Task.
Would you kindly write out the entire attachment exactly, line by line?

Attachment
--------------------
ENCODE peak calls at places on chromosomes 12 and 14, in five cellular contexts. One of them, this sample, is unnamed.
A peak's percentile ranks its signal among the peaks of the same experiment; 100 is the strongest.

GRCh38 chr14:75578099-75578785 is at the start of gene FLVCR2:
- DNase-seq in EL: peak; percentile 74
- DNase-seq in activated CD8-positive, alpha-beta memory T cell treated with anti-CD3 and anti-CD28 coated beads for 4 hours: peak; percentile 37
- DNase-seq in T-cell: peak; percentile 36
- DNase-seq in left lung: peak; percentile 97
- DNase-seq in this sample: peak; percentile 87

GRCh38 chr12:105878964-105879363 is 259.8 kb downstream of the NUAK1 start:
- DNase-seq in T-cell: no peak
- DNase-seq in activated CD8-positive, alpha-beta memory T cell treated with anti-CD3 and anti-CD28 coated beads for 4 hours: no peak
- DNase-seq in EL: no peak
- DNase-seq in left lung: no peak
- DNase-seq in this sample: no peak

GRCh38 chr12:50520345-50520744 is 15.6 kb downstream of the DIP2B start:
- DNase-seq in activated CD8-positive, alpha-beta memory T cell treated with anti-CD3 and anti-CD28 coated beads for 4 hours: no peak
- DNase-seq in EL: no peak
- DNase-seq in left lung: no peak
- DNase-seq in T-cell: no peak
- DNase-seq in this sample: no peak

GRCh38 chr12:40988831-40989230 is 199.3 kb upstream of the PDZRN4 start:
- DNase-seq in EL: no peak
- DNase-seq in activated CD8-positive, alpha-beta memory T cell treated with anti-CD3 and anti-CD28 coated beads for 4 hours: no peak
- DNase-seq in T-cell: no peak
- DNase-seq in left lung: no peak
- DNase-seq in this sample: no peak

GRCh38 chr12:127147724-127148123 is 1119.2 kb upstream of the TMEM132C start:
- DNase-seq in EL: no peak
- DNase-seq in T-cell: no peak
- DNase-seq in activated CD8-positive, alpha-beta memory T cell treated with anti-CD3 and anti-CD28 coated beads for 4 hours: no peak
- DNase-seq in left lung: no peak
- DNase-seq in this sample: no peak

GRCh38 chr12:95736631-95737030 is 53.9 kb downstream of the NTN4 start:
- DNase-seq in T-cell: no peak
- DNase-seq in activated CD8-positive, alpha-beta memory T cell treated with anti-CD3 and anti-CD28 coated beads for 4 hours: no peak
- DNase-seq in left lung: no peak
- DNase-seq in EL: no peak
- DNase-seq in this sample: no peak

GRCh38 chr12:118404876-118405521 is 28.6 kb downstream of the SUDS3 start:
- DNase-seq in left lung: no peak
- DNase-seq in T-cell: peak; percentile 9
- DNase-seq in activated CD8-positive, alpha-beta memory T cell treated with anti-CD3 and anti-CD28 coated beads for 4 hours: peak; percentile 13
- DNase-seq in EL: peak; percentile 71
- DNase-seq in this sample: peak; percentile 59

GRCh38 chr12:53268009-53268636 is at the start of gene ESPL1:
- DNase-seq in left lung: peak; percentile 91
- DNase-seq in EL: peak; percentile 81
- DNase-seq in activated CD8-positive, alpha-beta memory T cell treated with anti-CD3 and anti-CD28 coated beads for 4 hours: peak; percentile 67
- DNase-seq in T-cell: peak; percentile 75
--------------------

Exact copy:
ENCODE peak calls at places on chromosomes 12 and 14, in five cellular contexts. One of them, this sample, is unnamed.
A peak's percentile ranks its signal among the peaks of the same experiment; 100 is the strongest.

GRCh38 chr14:75578099-75578785 is at the start of gene FLVCR2:
- DNase-seq in EL: peak; percentile 74
- DNase-seq in activated CD8-positive, alpha-beta memory T cell treated with anti-CD3 and anti-CD28 coated beads for 4 hours: peak; percentile 37
- DNase-seq in T-cell: peak; percentile 36
- DNase-seq in left lung: peak; percentile 97
- DNase-seq in this sample: peak; percentile 87

GRCh38 chr12:105878964-105879363 is 259.8 kb downstream of the NUAK1 start:
- DNase-seq in T-cell: no peak
- DNase-seq in activated CD8-positive, alpha-beta memory T cell treated with anti-CD3 and anti-CD28 coated beads for 4 hours: no peak
- DNase-seq in EL: no peak
- DNase-seq in left lung: no peak
- DNase-seq in this sample: no peak

GRCh38 chr12:50520345-50520744 is 15.6 kb downstream of the DIP2B start:
- DNase-seq in activated CD8-positive, alpha-beta memory T cell treated with anti-CD3 and anti-CD28 coated beads for 4 hours: no peak
- DNase-seq in EL: no peak
- DNase-seq in left lung: no peak
- DNase-seq in T-cell: no peak
- DNase-seq in this sample: no peak

GRCh38 chr12:40988831-40989230 is 199.3 kb upstream of the PDZRN4 start:
- DNase-seq in EL: no peak
- DNase-seq in activated CD8-positive, alpha-beta memory T cell treated with anti-CD3 and anti-CD28 coated beads for 4 hours: no peak
- DNase-seq in T-cell: no peak
- DNase-seq in left lung: no peak
- DNase-seq in this sample: no peak

GRCh38 chr12:127147724-127148123 is 1119.2 kb upstream of the TMEM132C start:
- DNase-seq in EL: no peak
- DNase-seq in T-cell: no peak
- DNase-seq in activated CD8-positive, alpha-beta memory T cell treated with anti-CD3 and anti-CD28 coated beads for 4 hours: no peak
- DNase-seq in left lung: no peak
- DNase-seq in this sample: no peak

GRCh38 chr12:95736631-95737030 is 53.9 kb downstream of the NTN4 start:
- DNase-seq in T-cell: no peak
- DNase-seq in activated CD8-positive, alpha-beta memory T cell treated with anti-CD3 and anti-CD28 coated beads for 4 hours: no peak
- DNase-seq in left lung: no peak
- DNase-seq in EL: no peak
- DNase-seq in this sample: no peak

GRCh38 chr12:118404876-118405521 is 28.6 kb downstream of the SUDS3 start:
- DNase-seq in left lung: no peak
- DNase-seq in T-cell: peak; percentile 9
- DNase-seq in activated CD8-positive, alpha-beta memory T cell treated with anti-CD3 and anti-CD28 coated beads for 4 hours: peak; percentile 13
- DNase-seq in EL: peak; percentile 71
- DNase-seq in this sample: peak; percentile 59

GRCh38 chr12:53268009-53268636 is at the start of gene ESPL1:
- DNase-seq in left lung: peak; percentile 91
- DNase-seq in EL: peak; percentile 81
- DNase-seq in activated CD8-positive, alpha-beta memory T cell treated with anti-CD3 and anti-CD28 coated beads for 4 hours: peak; percentile 67
- DNase-seq in T-cell: peak; percentile 75